SAN DIEGO (Reuters) - GECAS, the world’s largest aviation leasing firm, is looking at investing at least $4 billion in ship financing and helicopter leasing to diversify its portfolio - a potential move that reflects concerns over the value of some current jets.
The aviation leasing arm of General Electric Co (GE.N) invests up to $7 billion annually to resupply and expand its portfolio of 1,700 aircraft, which are rented out to airlines in exchange for a monthly fee, and support its other aviation businesses.
But although there is record demand for new fuel-saving models of Airbus (AIR.PA) and Boeing Co (BA.N) narrow-body jets like the A320 and Boeing 737, GECAS is among those increasingly wary of investing in the models they will replace, as output starts to taper off.
“You have to be careful of the last-of-the line planes. We don’t want to buy as much,” GECAS Chief Executive Norman Liu said.
“But then we have to fill that gap unless we want to shrink. We are looking as they taper (production of existing models) to find replacement investments that are safe and secure.”
Lessors like GECAS - short for GE Capital Aviation Services - rely on assets holding a predictable value as a cornerstone of their business, even though steep discounts may make it attractive to buy the outgoing models.
Some fear the value of existing A320 and 737 models, the best-selling jets in the industry, will suffer from competition with new variants that burn up to 15 percent less fuel. But Airbus and Boeing say they continue to sell as planned.
Liu told Reuters GECAS could spend about $2 billion on buying and renting out helicopters to oilfield service companies and another $2 billion offering shipping loans through its debt financing activity.
He was speaking to Reuters ahead of a large gathering of aircraft traders, manufacturers and financiers in San Diego, California.
Airbus Helicopters, formerly known as Eurocopter, has said leasing is beginning to take off in the sector.
“I think it is an area of potential interest. It is a different distribution process because of the different client base but it is something where General Electric has an existing rotor engine product,” said Liu.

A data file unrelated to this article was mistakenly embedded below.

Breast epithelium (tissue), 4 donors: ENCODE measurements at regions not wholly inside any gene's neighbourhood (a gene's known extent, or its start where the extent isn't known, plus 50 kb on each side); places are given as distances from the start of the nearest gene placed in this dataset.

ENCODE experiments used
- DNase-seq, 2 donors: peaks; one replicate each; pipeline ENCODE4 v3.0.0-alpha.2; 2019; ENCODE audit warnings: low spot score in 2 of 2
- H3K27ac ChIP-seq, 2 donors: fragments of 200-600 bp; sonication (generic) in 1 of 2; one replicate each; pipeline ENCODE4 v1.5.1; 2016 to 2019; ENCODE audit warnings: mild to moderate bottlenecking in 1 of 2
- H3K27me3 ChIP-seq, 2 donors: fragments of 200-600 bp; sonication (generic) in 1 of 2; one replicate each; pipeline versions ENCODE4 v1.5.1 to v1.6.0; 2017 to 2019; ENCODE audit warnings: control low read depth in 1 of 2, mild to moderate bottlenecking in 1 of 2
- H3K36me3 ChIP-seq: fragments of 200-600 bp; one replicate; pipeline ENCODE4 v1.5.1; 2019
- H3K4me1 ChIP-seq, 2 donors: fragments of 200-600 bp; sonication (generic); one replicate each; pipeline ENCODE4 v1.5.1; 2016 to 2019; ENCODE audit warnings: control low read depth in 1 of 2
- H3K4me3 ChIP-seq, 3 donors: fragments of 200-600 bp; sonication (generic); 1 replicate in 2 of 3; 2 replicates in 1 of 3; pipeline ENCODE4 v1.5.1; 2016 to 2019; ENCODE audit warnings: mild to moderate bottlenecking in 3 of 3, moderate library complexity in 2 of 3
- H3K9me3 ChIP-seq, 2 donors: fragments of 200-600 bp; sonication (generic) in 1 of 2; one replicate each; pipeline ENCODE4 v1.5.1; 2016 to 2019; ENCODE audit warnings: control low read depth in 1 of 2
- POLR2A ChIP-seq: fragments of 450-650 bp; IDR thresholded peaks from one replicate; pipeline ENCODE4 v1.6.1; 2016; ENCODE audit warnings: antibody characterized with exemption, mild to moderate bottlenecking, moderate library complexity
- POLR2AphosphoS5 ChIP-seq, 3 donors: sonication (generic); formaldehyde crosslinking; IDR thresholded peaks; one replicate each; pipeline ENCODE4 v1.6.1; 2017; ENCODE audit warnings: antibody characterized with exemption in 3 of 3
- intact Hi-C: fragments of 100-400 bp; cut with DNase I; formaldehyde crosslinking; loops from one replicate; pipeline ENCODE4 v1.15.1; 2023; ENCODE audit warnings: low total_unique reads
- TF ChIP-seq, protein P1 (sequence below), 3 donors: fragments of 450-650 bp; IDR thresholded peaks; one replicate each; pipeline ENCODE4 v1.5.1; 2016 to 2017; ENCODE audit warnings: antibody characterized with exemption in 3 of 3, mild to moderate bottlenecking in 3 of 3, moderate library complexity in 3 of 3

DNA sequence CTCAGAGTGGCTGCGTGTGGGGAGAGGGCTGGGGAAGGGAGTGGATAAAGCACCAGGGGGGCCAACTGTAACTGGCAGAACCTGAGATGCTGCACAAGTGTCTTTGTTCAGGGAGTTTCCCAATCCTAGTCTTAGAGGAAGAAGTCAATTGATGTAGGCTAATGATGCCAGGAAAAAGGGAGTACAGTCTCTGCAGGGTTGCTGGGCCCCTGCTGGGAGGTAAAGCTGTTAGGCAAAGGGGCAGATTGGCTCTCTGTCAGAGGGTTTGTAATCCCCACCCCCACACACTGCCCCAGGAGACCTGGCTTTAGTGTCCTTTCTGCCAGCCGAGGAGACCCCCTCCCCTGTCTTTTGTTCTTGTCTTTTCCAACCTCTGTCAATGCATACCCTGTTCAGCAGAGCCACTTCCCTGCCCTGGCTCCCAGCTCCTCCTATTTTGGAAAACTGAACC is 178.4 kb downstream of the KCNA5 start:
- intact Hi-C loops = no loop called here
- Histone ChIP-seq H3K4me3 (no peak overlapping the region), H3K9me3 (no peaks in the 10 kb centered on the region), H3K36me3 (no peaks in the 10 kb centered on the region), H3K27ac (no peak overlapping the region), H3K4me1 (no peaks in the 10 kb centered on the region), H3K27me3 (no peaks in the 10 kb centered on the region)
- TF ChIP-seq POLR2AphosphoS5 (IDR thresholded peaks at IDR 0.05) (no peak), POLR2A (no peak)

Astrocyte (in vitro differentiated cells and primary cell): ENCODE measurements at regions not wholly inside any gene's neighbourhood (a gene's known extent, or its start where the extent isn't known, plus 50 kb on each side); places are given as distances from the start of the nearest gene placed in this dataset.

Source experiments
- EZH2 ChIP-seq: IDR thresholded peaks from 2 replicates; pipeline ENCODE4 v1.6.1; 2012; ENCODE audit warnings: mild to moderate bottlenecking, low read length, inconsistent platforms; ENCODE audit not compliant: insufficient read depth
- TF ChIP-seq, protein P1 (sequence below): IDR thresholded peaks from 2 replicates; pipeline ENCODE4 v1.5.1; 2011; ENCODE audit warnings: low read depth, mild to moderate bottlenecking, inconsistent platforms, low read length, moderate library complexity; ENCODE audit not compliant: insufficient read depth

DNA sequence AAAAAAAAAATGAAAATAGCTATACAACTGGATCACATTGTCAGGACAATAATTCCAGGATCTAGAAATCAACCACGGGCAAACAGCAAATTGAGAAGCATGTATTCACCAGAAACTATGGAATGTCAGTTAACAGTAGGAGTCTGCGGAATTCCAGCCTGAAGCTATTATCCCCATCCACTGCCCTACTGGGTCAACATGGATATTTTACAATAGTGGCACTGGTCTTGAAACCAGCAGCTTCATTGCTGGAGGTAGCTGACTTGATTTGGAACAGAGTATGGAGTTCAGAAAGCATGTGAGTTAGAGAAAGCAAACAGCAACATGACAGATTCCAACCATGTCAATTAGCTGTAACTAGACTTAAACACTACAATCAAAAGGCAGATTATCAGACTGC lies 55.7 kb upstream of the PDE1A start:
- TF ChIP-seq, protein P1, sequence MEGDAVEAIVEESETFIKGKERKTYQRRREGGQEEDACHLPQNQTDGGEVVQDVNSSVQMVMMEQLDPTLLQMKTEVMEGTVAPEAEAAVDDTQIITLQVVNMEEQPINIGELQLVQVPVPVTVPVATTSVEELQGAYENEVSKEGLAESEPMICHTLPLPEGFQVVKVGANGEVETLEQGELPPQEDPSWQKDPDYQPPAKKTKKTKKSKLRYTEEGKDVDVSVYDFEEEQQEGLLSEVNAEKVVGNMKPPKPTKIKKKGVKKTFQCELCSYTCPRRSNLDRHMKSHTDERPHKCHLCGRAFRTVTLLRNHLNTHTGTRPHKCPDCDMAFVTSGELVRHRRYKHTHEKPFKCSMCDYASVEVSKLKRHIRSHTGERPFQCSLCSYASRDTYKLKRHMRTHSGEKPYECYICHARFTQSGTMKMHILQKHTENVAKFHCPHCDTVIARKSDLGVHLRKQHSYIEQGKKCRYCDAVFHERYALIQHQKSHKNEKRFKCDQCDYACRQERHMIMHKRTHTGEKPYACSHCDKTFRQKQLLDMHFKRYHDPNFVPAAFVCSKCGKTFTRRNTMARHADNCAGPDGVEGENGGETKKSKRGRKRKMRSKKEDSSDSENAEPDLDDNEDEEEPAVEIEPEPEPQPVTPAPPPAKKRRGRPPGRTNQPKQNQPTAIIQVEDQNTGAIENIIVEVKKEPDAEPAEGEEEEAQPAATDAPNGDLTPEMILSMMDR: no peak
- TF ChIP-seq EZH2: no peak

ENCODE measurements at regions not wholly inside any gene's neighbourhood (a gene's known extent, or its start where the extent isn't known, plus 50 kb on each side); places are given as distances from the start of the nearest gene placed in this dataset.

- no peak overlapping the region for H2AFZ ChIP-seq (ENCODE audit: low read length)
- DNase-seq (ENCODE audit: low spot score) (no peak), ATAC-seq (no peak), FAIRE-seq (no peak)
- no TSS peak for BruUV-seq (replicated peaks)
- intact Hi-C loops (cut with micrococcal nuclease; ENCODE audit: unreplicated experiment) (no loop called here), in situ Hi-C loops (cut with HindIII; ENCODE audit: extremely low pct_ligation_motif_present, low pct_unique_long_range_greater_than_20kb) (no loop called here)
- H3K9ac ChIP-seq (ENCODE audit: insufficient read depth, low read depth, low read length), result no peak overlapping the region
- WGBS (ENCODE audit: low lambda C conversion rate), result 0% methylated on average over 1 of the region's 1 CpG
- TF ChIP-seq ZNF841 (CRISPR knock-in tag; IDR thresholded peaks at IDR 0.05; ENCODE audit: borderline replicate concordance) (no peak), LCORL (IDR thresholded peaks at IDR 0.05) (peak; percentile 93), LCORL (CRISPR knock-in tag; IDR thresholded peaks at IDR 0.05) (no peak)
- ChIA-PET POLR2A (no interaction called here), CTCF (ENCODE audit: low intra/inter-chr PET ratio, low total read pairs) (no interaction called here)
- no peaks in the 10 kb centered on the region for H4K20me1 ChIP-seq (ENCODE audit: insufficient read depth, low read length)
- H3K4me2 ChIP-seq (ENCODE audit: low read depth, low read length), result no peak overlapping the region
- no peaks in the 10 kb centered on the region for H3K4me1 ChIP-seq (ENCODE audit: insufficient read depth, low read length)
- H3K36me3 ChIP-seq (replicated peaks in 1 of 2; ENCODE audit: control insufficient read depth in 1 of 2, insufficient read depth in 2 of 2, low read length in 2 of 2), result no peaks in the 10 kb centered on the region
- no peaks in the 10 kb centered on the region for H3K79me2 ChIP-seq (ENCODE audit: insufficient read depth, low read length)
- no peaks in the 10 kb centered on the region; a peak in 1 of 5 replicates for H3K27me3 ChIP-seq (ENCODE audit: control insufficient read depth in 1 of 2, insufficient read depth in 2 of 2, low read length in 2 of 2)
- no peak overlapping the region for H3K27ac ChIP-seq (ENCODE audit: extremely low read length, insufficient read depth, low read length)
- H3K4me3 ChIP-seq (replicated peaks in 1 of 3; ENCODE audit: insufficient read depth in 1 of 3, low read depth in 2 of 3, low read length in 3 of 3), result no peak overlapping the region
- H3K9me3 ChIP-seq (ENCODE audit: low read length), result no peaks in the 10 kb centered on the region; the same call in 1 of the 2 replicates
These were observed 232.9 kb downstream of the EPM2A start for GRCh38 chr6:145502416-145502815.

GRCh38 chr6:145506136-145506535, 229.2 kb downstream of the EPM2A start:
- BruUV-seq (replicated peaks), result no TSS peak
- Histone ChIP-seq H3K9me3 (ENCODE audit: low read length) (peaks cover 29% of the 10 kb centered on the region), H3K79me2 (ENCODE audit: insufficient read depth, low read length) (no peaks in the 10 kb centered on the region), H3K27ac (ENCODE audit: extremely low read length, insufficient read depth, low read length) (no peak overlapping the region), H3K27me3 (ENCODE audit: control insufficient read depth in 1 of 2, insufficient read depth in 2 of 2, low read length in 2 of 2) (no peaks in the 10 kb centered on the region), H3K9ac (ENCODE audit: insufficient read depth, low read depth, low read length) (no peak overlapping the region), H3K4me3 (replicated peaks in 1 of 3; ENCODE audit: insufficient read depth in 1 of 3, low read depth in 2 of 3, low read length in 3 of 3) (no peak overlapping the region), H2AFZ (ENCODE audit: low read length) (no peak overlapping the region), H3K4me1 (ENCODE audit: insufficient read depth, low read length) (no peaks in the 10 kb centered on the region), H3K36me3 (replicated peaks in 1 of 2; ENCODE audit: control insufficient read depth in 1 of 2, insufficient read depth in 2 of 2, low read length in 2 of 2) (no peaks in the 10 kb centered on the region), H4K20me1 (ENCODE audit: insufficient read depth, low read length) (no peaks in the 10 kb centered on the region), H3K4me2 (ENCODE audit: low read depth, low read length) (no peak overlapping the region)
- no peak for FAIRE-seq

“We would like to get some scale over time - a couple of billion. On the other hand we want to do sensible deals; we could just do some loans through our PK AirFinance group.”
Helicopters sell for about $20 million each, he said.
In shipping, GECAS is not interested in getting its feet wet by buying cargo vessels and competing with the industry’s many formidable tycoons, but would be interested in filling a lending gap left by European banks with roughly the same sums involved.
The annual meeting of ISTAT - the International Society of Transport Aircraft Trading - which started over 30 years ago as a meeting of jet scrap dealers and now attracts well over 1,000 people in the booming air finance industry, is being held amid fresh jitters in the world economy, notably emerging markets.
“Long-term that is where the action is. As long as average GDP growth remains above 3 percent, the market should balance itself out, but there is no margin for error,” said Liu.
The leasing industry is in the midst of one of its periodic shake-ups after Dutch-based AerCap Holdings (AER.N) bought GECAS’s main rival, International Lease Finance Corp, from insurer American International Group Inc (AIG.N).
Both GECAS and AerCap trace their roots to the collapsed leasing empire of Irish leasing baron, Tony Ryan, 20 years ago.
GE Capital bought $1.3 billion of prime assets and struck an agreement to manage most of the rest to form GECAS - a marriage of “metal and money” that Liu said combined Guinness Peat Aviation’s (GPA) hardware with GE’s balance sheet.
The remaining core of old GPA was later acquired by AerCap, which is now the main competitor to GECAS under Chief Executive Aengus Kelly. After an industry boom, both executives have signaled a relatively cautious approach to buying new jets.
Liu said GECAS is studying Boeing’s planned new 406-seat 777-9X for which parent GE makes the engines, but has no immediate plans to place an order. The aircraft is due to enter service in 2020, meaning those ordering now face substantial bills for inflation adjustments, industry experts say.
He was non-committal on whether the lessor would order a possibly re-engined version of the Airbus A330 to be called A330neo, but said the market would be relatively limited in scope. Airbus is expected to make a decision on whether to upgrade its most profitable wide-body jet this year.
Reporting by Tim Hepher and Bill Rigby; Editing by Edwina Gibbs